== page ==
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Wednesday
Oct042017

By-Law Enforcement

The situation with a Black Power member at Waitara, north of New Plymouth as revealed in a TV1 story last evening has been replicated here with establishment of illegal shacks contructed from recovered materials just south of the Tararu Arts Centre carpark. Anyone driving on the Coast Road can hardly avoid noticing the less than salubrious encampment.

It is not the first time that an attempt has been made to ignore the by-laws on this site - it was tried out a few years ago with the perpetrator eventually packing up and leaving when the rented shed he was using was recovered by its owner.

The latest iteration started with one small shed, then two and then decks together with assorted furniture and other paraphanalia appearing. At least three cars appeared regularly, together with several people both male and female, and even children on occasion.

Council initially appeared to be walking a delicate balance as claims were made that it was Maori (iwi) land, and that Council by-laws did not apply to buildings erected on the site. Discussions apparently remained cordial but without any sign of resolution.

Meanwhile, at the Arts Centre, volunteers working during the day on their own became quite frightened by the activities, and to add to their concern two days ago, a break-in occured into a store room at the back of the Centre from which chairs and LPG bottles were stolen. This appeared to be associated with another new incursion by others who brought along a tent and other stuff in order to set up another encampment at the rear of the sheds.

The original 'settlers' claimed that the new intruders had nothing to do with them, but Police investigations are continuing into this break-in. The last thing the Police wish to do is enter into the by-law argument between the Council and the original 'settlers.' Who can blame them, as long as peace remins paramount - the argument there is with Council!

But there is a limit to everyone's patience, and in the light of the requirement that everyone else within the town boundary being required to comply with by-laws related to building,  water and waste-water connections, rubbish removal, and inspections and licences to occupy on completion of work, our new neighbours are certainly 'pushing the envelope.' The lack of any legal power connection creates other problems.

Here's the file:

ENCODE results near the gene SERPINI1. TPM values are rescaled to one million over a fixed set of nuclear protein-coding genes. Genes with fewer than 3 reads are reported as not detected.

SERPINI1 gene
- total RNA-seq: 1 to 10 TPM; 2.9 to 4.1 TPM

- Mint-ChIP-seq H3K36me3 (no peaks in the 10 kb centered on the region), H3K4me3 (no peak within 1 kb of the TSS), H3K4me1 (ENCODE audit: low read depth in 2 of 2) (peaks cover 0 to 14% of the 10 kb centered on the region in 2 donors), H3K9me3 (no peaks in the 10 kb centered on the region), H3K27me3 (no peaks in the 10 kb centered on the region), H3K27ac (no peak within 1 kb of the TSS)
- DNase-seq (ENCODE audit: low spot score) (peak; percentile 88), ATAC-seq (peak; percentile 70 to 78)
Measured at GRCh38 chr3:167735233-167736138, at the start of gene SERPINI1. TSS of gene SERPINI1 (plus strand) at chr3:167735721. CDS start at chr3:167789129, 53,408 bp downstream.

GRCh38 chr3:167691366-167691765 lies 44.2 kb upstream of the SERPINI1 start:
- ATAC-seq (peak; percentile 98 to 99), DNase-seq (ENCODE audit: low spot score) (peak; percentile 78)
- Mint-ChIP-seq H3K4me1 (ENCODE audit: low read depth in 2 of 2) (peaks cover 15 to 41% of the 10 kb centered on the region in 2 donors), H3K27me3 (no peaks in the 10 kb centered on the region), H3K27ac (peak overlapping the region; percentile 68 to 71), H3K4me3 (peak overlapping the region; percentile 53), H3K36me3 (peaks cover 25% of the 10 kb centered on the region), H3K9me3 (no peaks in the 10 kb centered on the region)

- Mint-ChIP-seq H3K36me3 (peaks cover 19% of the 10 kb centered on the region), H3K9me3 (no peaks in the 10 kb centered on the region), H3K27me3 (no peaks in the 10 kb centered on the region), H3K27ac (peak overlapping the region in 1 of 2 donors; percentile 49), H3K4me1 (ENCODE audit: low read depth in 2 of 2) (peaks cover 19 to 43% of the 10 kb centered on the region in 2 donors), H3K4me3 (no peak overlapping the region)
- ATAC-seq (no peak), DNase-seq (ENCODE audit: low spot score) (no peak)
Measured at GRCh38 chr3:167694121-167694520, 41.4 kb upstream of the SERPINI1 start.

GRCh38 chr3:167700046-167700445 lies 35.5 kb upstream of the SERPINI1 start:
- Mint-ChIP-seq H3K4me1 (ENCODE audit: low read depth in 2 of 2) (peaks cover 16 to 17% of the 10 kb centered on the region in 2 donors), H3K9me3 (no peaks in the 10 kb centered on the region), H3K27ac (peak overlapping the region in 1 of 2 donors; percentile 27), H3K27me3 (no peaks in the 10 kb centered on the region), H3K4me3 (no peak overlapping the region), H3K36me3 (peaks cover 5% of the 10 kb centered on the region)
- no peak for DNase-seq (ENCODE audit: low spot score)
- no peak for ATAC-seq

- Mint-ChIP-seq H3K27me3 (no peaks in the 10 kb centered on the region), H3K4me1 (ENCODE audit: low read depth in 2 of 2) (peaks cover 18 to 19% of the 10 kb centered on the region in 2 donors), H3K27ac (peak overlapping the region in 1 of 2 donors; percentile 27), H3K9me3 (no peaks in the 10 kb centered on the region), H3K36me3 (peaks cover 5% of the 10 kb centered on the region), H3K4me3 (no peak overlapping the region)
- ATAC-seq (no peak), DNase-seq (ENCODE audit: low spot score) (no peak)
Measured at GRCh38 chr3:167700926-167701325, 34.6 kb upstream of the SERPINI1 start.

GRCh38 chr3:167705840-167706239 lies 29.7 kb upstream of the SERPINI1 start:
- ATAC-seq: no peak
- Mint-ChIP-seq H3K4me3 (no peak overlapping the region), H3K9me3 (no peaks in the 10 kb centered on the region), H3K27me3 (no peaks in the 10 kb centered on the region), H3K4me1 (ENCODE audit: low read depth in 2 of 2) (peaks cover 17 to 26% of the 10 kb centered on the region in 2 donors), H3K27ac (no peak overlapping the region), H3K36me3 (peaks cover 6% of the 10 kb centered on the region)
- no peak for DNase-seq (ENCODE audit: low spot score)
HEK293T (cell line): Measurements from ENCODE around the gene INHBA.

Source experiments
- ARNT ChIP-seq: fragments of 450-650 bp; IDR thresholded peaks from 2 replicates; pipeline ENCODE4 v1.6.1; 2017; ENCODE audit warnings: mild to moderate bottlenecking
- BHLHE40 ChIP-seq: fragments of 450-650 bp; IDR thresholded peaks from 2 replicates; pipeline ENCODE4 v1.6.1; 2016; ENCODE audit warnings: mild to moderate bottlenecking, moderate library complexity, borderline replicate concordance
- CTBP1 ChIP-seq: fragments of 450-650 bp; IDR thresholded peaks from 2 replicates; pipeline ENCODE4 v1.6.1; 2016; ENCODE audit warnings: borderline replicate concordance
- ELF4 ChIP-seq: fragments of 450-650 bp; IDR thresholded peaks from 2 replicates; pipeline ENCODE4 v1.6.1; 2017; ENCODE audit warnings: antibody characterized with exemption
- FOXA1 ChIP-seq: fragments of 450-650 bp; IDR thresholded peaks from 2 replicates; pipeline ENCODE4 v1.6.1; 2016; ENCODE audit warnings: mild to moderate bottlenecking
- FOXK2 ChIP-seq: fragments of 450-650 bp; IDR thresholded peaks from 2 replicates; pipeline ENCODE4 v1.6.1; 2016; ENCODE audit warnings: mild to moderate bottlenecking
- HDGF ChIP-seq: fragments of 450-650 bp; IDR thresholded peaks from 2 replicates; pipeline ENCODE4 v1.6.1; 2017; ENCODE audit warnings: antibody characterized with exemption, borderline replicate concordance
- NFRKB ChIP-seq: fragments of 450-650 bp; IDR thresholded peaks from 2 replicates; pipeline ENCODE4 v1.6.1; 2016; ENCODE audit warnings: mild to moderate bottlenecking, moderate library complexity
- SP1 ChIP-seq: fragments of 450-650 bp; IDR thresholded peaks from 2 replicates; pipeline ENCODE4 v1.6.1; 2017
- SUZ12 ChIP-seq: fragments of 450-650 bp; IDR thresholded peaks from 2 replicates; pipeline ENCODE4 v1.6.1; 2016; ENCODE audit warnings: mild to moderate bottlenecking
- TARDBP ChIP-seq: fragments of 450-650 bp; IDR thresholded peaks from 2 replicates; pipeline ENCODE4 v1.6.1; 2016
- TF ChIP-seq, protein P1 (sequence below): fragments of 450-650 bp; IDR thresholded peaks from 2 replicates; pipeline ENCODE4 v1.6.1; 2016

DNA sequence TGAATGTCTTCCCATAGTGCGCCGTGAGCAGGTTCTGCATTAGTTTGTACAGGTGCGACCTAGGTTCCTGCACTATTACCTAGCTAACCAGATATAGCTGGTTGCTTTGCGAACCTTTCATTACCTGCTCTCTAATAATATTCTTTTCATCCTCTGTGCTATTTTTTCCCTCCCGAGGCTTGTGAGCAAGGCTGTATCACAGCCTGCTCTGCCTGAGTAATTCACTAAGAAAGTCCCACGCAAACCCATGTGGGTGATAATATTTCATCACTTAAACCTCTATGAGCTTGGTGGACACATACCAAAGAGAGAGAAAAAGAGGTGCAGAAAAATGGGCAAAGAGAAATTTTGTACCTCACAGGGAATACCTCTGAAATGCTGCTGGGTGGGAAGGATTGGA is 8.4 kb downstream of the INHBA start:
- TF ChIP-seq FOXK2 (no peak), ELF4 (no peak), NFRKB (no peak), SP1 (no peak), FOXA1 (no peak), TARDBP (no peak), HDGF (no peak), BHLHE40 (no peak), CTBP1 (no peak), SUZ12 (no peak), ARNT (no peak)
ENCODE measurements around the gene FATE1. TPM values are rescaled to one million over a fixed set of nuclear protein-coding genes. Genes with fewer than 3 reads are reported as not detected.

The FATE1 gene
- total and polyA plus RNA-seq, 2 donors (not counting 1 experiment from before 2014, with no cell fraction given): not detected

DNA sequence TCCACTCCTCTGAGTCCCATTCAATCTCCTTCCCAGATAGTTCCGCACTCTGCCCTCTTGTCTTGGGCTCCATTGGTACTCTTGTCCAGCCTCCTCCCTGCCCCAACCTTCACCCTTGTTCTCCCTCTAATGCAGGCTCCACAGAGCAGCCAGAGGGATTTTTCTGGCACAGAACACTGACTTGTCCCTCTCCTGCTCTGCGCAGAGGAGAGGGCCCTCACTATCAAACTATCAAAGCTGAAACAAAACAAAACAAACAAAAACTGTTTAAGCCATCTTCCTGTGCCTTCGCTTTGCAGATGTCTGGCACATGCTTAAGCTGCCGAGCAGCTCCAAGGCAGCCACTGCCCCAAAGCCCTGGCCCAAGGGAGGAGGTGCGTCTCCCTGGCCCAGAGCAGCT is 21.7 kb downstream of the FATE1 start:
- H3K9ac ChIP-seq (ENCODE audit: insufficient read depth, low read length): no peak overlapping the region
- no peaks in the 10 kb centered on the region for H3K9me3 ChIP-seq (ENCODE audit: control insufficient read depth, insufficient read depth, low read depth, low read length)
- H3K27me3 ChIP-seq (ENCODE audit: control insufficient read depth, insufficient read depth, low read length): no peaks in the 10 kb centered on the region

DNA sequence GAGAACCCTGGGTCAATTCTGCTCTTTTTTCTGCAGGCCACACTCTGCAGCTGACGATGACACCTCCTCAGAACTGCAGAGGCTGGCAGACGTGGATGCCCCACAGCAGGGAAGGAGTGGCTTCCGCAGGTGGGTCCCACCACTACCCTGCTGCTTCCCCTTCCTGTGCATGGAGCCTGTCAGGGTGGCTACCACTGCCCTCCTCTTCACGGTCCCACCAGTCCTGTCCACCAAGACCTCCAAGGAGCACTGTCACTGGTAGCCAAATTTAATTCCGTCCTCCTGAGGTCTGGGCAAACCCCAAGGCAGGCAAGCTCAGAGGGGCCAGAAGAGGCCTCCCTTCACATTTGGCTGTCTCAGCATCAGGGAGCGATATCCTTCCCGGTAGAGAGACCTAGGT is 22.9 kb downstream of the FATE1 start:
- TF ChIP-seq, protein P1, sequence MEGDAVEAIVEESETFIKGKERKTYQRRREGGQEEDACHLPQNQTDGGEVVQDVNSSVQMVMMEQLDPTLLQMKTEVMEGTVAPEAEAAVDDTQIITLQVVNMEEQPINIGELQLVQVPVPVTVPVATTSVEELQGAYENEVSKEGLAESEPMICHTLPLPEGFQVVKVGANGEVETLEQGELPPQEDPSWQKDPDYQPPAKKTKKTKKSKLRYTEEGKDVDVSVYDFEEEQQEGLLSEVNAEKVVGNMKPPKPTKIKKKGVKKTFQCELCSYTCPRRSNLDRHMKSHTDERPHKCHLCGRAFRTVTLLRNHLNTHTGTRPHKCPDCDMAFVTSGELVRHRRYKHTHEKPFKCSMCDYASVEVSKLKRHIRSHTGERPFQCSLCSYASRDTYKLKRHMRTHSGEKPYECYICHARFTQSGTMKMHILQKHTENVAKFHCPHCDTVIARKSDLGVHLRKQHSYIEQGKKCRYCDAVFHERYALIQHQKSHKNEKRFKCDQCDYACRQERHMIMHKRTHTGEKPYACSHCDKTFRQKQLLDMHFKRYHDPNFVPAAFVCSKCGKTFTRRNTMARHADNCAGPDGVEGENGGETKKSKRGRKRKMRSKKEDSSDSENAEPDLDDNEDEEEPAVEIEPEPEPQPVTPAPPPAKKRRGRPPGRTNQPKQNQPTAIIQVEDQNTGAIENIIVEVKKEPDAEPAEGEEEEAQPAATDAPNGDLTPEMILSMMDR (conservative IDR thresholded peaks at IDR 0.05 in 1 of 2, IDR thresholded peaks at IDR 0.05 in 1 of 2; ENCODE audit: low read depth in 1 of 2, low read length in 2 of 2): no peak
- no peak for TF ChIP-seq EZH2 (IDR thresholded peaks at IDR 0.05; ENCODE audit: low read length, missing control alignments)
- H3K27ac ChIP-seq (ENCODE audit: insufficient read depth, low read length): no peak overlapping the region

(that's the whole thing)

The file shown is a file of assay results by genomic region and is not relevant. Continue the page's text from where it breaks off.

The situation in Waitara will of course only encourage more of this activity, particularly as the excuse relating to the lack of housing is trotted out, and nervous nellies on the Council delay, and cogitate about what to do next. They won't get any assistance from Ngati Maru - such assistance was refused in the earlier instance on the grounds that the occiupiers were manu whenua occupying iwi land. And a demonstration of support led by Catherine Delahunty can't be too far away.

Yesterday, I made enquiries of Council to establish just what they intend to do about the matter.

Here is the reply from Laurna White:

"Council is aware that there has been construction of structures without any consents required by the Building Act.

A notice to fix was served on the person we believe has undertaken the construction.  We have also now initiated the process of applying to the district court for injunctions to cease further construction activity on the property.  A court hearing has been set down for 7 November at the Thames District court."

You can see this action being dragged out over months of legal argument over land rights, the applicability of by-laws, boundaries, and the legality of the structures. "Ceasing construction" should suit the occupiers just fine - moving them on will be an entirely different 'kettle of fish.'

It all follows a familiar pattern, and our Council has shown little interest to date in sorting it out by using the resolve that is normally applied in other cases of this kind when illegal activities in contravention of by-laws take place.  All you bet on is that the legal costs will mount exponentially.

 

 


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Reader Comments (1)

I would suggest that infringements on this site go way beyond the Building Act. The Portacabin now on site appears to be located within the TCDC reserve boundary, breaching the Reserves Act. The structure on Iwi land should also be checked for District Plan compliance on height-to-boundary and reserve setback. Under the RMA these breaches if proved would more than likely be to the landowner(s) as opposed to the "settlers".

October 9, 2017 | Unregistered CommenterKuranui Resident

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